Figure 2: Left parietal-temporal infarct with cerebral palsy

Deciphering Dyke-Davidoff-Masson Syndrome: A Rare Case Emerges at 10 Months

Figure 3: Right cerebral hemisphere atrophy, ventricular enlargement, calvarial thickening on the same side, and increased air volume in the right frontal sinus.

Discussion

This case highlights the rarity of DDMS in early infancy and the challenges in diagnosis and management. While DDMS is typically identified in older children, this case underscores the importance of considering rare neurological disorders in pediatric patients with atypical symptoms 4. The etiology of DDMS remains diverse, with infection or inflammatory responses potentially contributing, as observed in this case following fever episodes 3. Advanced imaging techniques, including CT and MRI, are crucial in confirming DDMS diagnosis, aiding differentiation from other conditions. Management involves a multidisciplinary approach, focusing on underlying causes and symptom control, but evidence-based guidelines for infants are lacking, necessitating individualized treatment plans and long-term follow-up 3.

Conclusion 1,2,3,4

In conclusion, this case of DDMS in a 10-month-old child emphasizes the rarity of this disorder in early infancy. The diagnostic journey involved comprehensive evaluation and advanced imaging modalities, highlighting the challenges in diagnosis and management. Successful seizure control underscores the importance of early recognition and intervention. However, the absence of standardized guidelines for infantile DDMS necessitates individualized treatment plans and ongoing follow-up. Continued research is crucial to expand understanding, establish diagnostic criteria, and refine management approaches for DDMS in pediatric patients. Heightened clinical awareness and a multidisciplinary approach are pivotal in navigating this rare neurological disorder.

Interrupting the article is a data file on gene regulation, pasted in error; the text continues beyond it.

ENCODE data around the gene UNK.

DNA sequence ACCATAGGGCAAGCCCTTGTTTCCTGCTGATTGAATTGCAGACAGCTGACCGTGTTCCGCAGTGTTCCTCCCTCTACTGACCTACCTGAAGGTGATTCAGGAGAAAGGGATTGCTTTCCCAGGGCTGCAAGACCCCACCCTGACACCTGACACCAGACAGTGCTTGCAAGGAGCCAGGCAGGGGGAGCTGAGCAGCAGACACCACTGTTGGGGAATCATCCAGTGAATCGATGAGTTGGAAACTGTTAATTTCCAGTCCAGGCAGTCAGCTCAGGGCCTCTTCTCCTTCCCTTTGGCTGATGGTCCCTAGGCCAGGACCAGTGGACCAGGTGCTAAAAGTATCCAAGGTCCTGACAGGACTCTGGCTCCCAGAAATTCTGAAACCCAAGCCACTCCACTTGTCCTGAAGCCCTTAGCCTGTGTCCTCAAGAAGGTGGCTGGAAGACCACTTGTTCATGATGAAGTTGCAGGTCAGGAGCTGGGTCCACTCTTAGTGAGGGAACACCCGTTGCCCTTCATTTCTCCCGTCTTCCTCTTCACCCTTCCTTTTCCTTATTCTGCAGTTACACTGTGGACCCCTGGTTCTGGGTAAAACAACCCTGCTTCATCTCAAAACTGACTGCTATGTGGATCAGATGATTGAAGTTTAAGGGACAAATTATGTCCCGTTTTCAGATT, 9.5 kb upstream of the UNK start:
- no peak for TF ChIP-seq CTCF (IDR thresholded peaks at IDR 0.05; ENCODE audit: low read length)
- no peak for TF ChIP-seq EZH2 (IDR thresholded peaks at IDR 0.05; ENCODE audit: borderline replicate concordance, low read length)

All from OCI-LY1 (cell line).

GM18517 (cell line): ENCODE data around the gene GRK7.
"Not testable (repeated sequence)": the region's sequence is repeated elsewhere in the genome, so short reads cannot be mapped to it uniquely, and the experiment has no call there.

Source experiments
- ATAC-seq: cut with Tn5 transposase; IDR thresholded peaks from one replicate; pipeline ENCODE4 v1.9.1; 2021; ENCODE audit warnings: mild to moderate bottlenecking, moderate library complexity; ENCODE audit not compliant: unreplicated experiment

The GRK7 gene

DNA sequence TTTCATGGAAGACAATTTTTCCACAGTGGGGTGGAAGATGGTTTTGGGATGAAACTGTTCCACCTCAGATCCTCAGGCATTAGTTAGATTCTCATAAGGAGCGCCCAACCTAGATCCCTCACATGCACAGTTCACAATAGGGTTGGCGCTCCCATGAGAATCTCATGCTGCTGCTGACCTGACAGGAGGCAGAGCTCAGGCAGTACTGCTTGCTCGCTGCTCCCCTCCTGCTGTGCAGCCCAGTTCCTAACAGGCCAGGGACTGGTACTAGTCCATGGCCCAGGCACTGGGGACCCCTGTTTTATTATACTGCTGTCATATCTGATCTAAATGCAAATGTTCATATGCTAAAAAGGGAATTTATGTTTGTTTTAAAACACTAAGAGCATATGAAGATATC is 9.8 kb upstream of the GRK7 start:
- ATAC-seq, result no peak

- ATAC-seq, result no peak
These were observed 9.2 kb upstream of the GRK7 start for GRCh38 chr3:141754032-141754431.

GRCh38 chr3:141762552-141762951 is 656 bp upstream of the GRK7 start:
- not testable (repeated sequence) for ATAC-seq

This case reminds healthcare professionals to remain vigilant and consider rare conditions in pediatric patients, especially when faced with unusual presentations. Additionally, it underscores the importance of further research to deepen our understanding of DDMS and improve outcomes for affected individuals.


References

  1. Khandelwal R, Vagha JD, Meshram RJ, et al. A Rare Pediatric Neurological Case: Dyke-Davidoff-Masson Syndrome Unprecedented at 10 Months. Cureus. 2024 Jan 29; doi:10.7759/cureus.53168
  2. Kumar Nv, Gugapriya T, Guru A, et al. Dyke-Davidoff-Masson syndrome. International Journal of Applied and Basic Medical Research. 2016;6(1):57. 10.4103/2229-516X.174016
  3. Singh P, Saggar K, Ahluwalia A. Dyke-Davidoff-Masson syndrome: Classical imaging findings. Journal of Pediatric Neurosciences. 2010;5(2):124. 10.4103/1817-1745.76108
  4. Förstl H, Zerfass R, Geiger-Kabisch C, et al. Brain atrophy in normal ageing and Alzheimer’s disease. Volumetric discrimination and clinical correlations. Br J Psychiatry. 1995, 167:739-46. 10.1192/bjp.167.6.739